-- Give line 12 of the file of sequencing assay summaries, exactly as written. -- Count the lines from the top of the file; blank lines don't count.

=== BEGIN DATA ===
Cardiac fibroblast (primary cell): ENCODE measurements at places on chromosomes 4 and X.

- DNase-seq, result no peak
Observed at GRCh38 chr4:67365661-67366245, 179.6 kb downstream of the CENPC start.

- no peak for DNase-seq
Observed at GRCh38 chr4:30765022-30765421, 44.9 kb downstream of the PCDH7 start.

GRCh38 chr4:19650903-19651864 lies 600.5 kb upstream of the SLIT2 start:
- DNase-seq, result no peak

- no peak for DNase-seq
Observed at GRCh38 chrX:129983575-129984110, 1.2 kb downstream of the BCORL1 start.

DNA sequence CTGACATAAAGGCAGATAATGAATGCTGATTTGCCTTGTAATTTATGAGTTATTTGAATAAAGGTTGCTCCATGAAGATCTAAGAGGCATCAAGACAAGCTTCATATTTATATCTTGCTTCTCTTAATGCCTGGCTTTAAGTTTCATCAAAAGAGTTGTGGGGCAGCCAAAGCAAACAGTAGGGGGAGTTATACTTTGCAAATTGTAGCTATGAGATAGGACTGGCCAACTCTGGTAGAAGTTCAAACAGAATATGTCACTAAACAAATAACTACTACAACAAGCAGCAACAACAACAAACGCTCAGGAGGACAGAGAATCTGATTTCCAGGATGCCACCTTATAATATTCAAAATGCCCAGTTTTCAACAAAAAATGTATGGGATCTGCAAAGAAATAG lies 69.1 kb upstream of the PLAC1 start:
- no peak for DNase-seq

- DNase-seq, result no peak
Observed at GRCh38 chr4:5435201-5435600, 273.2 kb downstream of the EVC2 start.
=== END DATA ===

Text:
- DNase-seq, result no peak